African-American Men: Missing Persons in Medicine
Joey is one of the regulars at the gym. I try to go to the gym every morning. I’ve been doing so for years, and I’ve actually made a whole cohort of friends like Joey, who go to the gym at the same time as I do. Among them are several other physicians. However, I’m the only one that Joey and several others call “Doc.” Why is that?
It’s because I’m Black. There are very few African-American physicians — less than 7% of the physician workforce. There are even fewer African-American males who are physicians. Joey, who is a European-American, isn’t racist. He’s very explicitly anti-racist. However, implicit racial biases are still held by the majority of whites (and a large minority of African-Americans). (See this New York Times article, or test yourself at Project Implicit.) The biases against and stereotypes of Black men make criminal, delinquent, poor student, and illiterate (among other things) seem fitting; whereas, physician doesn’t quite make sense. Hence, my being a physician becomes my most salient feature. An African-American male physician. Wow!
The dearth of African-American physicians in the workforce is an issue that many of us have worked to correct. Now, many are turning their attention to the more particular issue of the scarcity of African-American men in medicine. Marc Nivet, the Chief Diversity Officer for the Association of American Medical Colleges (AAMC), notes in a recent AAMC report that “While the demographics of the nation are rapidly changing and there is a growing appreciation for diversity and inclusion as drivers of excellence in medicine, one major demographic group—black males—has reversed its progress in entering medical school. In 1978, there were 1,410 black male applicants to medical school, and in 2014, there were just 1,337. The number of black male matriculants to medical school over more than 35 years has also not surpassed the 1978 numbers. In 1978, there were 542 black male matriculants, and in 2014, we had 515. No other minority group has experienced such declines.”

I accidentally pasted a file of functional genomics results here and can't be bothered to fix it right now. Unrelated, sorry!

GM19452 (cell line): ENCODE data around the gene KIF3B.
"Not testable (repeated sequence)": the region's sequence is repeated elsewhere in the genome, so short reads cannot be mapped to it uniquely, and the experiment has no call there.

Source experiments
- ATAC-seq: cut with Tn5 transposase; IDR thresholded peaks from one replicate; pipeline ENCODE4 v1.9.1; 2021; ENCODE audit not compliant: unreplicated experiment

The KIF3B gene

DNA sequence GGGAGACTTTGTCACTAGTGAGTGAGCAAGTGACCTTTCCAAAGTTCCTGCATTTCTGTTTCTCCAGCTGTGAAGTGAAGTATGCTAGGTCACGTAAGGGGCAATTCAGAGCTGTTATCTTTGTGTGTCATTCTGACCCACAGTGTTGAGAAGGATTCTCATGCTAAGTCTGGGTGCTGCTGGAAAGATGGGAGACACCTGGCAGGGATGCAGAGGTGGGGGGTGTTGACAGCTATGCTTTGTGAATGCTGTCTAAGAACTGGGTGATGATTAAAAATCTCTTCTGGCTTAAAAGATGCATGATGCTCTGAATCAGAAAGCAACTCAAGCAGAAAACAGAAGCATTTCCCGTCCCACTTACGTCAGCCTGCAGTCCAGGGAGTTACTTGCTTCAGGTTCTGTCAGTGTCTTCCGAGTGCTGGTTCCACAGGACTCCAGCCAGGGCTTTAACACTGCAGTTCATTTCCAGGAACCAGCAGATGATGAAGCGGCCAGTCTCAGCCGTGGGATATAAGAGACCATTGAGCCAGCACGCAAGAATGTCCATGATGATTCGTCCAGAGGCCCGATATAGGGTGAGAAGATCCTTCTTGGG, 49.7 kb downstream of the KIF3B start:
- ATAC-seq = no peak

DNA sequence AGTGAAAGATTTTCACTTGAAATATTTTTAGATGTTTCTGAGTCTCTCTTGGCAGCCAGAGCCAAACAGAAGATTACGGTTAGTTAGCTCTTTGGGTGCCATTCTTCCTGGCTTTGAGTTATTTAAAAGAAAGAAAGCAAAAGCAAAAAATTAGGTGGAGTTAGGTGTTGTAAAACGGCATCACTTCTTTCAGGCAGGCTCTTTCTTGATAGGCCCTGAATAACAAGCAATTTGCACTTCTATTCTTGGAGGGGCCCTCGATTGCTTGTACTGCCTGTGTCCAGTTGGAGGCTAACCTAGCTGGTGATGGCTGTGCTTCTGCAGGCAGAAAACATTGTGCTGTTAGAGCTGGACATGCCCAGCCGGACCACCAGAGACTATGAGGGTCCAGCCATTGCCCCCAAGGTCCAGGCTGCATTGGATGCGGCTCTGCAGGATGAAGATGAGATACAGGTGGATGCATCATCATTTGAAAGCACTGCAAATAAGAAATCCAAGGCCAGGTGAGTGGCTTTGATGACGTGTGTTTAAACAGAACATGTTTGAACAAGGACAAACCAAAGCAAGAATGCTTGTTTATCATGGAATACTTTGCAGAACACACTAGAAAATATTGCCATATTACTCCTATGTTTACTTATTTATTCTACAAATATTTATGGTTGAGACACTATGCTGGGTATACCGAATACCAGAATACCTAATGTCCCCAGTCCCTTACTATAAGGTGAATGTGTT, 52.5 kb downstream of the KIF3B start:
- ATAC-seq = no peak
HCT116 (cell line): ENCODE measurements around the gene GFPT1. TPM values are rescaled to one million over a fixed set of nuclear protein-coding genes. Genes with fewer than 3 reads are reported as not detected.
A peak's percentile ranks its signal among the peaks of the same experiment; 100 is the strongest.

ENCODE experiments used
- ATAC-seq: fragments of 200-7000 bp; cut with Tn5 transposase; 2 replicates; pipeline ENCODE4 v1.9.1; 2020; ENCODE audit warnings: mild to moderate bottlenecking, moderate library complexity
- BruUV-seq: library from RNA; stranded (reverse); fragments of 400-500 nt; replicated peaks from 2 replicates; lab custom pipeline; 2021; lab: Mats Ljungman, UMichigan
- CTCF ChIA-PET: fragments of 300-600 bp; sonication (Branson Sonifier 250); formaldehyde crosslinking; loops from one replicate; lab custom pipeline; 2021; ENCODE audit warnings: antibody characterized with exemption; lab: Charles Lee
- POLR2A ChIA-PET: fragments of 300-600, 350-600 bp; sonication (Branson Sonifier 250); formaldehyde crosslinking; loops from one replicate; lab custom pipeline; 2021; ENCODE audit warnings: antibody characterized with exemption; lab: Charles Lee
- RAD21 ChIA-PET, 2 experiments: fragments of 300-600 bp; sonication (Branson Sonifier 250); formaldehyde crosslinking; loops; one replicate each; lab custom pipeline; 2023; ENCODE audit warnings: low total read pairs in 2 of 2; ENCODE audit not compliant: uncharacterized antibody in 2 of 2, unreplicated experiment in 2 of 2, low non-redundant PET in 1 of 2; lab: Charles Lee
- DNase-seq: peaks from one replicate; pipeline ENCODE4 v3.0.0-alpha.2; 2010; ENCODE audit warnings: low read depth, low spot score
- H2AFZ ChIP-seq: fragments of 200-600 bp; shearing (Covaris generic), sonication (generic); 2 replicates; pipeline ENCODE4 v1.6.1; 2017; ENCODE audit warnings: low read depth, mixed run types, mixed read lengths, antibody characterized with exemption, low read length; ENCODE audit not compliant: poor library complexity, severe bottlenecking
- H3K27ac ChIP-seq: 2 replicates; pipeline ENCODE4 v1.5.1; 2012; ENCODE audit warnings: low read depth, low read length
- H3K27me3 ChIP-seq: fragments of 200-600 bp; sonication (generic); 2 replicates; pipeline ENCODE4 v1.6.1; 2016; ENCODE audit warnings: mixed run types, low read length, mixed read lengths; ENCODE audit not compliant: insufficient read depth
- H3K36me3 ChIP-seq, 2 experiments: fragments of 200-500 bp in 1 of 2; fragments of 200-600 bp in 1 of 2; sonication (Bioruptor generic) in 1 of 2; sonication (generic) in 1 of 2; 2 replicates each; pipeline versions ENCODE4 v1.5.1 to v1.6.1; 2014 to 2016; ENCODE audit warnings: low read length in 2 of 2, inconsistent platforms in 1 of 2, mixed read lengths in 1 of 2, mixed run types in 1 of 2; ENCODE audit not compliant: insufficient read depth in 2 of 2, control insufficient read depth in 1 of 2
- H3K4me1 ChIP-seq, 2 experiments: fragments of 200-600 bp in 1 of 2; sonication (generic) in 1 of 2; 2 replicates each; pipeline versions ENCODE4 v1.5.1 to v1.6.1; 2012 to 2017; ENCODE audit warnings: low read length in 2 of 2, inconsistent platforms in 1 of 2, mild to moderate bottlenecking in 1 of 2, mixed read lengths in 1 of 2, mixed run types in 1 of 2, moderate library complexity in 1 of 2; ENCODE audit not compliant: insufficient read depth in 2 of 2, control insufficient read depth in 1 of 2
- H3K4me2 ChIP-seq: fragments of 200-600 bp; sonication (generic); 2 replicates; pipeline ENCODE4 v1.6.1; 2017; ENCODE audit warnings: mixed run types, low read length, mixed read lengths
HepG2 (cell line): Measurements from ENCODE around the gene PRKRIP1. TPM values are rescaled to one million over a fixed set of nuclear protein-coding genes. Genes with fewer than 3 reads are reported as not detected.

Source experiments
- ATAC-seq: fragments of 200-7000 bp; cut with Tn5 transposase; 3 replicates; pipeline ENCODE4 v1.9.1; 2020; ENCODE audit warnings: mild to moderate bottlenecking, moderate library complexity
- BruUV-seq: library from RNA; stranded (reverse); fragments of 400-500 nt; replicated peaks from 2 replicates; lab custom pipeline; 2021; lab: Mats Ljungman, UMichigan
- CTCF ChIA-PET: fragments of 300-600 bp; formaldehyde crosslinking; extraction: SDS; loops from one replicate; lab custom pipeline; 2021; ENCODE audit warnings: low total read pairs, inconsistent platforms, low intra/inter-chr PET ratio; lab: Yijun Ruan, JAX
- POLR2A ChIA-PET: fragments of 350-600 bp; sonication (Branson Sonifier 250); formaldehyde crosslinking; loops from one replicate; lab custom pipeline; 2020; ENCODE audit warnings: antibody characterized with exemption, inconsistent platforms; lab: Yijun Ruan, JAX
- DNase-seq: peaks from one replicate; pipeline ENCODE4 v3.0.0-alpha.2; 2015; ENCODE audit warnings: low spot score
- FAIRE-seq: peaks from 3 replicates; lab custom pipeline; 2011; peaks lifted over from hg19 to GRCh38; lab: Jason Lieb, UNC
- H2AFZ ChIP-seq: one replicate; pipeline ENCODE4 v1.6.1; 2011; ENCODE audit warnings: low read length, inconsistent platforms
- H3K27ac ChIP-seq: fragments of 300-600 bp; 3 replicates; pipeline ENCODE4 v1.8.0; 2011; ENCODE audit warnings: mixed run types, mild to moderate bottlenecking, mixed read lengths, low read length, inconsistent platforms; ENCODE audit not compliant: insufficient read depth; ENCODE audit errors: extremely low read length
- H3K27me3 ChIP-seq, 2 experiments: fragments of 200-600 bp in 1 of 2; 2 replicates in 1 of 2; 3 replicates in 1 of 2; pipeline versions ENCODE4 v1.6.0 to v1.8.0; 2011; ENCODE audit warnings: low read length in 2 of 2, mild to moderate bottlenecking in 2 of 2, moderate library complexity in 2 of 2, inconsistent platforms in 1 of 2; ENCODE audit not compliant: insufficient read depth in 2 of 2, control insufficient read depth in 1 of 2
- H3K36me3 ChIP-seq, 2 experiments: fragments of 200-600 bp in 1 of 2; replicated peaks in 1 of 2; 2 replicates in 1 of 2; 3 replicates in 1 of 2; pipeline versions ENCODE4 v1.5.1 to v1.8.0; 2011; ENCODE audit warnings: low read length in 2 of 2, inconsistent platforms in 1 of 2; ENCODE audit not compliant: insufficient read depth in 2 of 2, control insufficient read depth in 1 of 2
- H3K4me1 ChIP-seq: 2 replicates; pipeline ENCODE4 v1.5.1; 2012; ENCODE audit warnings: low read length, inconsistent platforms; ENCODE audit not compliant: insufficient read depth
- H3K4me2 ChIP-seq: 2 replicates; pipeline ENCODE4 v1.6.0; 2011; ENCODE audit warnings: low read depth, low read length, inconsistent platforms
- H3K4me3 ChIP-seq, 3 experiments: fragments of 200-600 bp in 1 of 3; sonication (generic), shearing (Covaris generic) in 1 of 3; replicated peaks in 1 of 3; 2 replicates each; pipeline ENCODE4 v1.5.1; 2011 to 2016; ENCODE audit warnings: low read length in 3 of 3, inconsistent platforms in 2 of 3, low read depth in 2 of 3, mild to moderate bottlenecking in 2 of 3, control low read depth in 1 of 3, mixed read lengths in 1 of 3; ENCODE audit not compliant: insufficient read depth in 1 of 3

The problem begins early. Poor housing, high unemployment, unhealthy environments make African-American children less school-ready. Once in school, they’re thrown into under-resourced educational institutions, which makes them less able to matriculate into college. If lucky enough to get into college, they’re not as prepared for the work and are less likely to go on to graduate work. I’d say the entire educational system is designed to reproduce poor, impoverished working-class African Americans. The U.S. educational system needs a revolutionary overhaul.
In the meanwhile, we can build support networks (mentors, advisors, peer support) for African-American men; we can provide young African-American boys with information; we can, and should, bend the rules and act affirmatively to get African-American men into medicine. Increasing diversity in medicine is imperative. It will bring new ideas, new energy, creativity, and innovation to the profession. And, it’s the right thing to do.